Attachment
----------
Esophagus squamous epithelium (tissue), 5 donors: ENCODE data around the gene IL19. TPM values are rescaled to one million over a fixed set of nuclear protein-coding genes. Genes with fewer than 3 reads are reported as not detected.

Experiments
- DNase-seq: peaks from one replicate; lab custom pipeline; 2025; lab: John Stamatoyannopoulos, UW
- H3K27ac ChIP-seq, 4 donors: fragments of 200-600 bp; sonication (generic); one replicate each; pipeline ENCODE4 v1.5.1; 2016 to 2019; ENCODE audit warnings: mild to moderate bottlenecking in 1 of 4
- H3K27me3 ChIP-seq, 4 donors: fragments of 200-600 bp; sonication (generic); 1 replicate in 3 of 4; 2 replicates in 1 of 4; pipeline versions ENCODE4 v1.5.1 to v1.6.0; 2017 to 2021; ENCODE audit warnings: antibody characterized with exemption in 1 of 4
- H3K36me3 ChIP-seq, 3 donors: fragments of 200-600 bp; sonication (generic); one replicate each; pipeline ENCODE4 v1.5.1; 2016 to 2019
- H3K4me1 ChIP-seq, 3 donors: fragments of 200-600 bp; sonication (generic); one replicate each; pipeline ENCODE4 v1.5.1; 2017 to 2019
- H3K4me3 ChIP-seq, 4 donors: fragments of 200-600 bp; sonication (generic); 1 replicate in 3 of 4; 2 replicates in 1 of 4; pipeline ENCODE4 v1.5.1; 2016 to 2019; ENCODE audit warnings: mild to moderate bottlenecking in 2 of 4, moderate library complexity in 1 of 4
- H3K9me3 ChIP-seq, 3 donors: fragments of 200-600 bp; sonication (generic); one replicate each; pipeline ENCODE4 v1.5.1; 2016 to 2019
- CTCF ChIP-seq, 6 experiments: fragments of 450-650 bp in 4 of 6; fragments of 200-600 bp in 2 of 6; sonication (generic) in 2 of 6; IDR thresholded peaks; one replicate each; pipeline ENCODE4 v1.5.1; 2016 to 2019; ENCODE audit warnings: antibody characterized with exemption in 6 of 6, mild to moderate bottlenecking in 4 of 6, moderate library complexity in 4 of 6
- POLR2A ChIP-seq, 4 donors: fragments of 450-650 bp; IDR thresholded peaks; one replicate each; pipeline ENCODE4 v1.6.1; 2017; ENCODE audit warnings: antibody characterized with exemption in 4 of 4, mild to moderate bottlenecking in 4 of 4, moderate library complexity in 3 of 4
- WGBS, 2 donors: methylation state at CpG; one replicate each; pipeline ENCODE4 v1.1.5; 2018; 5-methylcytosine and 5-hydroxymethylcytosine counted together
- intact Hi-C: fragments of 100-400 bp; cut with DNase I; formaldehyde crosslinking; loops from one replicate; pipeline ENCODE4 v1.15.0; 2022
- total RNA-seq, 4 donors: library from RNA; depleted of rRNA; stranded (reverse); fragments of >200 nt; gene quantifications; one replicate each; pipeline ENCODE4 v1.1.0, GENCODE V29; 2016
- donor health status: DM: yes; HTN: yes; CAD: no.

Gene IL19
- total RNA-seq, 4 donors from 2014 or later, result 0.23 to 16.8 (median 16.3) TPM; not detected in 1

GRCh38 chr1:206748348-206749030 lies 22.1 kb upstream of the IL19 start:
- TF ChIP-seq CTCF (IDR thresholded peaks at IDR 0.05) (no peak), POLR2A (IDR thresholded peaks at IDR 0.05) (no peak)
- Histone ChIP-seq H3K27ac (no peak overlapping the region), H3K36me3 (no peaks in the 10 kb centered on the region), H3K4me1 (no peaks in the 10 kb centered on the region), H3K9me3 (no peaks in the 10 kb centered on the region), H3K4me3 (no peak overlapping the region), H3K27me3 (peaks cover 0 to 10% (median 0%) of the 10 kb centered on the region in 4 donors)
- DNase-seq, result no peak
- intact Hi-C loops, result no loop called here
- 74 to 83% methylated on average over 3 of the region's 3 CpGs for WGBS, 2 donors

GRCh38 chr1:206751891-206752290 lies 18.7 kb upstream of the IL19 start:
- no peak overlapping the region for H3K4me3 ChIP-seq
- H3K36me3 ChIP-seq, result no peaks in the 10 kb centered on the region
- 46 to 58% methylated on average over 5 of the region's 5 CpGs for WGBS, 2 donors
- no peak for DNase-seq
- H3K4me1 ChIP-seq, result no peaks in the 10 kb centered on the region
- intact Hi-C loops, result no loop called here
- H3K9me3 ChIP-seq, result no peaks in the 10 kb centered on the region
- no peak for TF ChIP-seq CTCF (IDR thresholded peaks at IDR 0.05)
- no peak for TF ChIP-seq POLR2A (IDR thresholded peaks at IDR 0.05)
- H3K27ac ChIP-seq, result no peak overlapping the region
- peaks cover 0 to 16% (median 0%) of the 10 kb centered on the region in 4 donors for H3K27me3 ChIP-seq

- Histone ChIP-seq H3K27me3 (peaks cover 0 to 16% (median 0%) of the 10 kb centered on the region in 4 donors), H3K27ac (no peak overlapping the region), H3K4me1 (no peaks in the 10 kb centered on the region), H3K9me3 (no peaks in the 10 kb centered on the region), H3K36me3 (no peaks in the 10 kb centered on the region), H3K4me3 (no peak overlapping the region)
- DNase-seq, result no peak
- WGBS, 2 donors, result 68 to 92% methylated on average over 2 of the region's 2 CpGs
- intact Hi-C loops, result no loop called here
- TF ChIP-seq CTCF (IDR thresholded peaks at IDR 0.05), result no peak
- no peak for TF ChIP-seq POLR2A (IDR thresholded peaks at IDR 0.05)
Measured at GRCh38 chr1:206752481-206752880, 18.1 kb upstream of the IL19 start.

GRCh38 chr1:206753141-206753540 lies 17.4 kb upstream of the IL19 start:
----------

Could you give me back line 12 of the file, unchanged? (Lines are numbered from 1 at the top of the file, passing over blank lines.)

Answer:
- WGBS, 2 donors: methylation state at CpG; one replicate each; pipeline ENCODE4 v1.1.5; 2018; 5-methylcytosine and 5-hydroxymethylcytosine counted together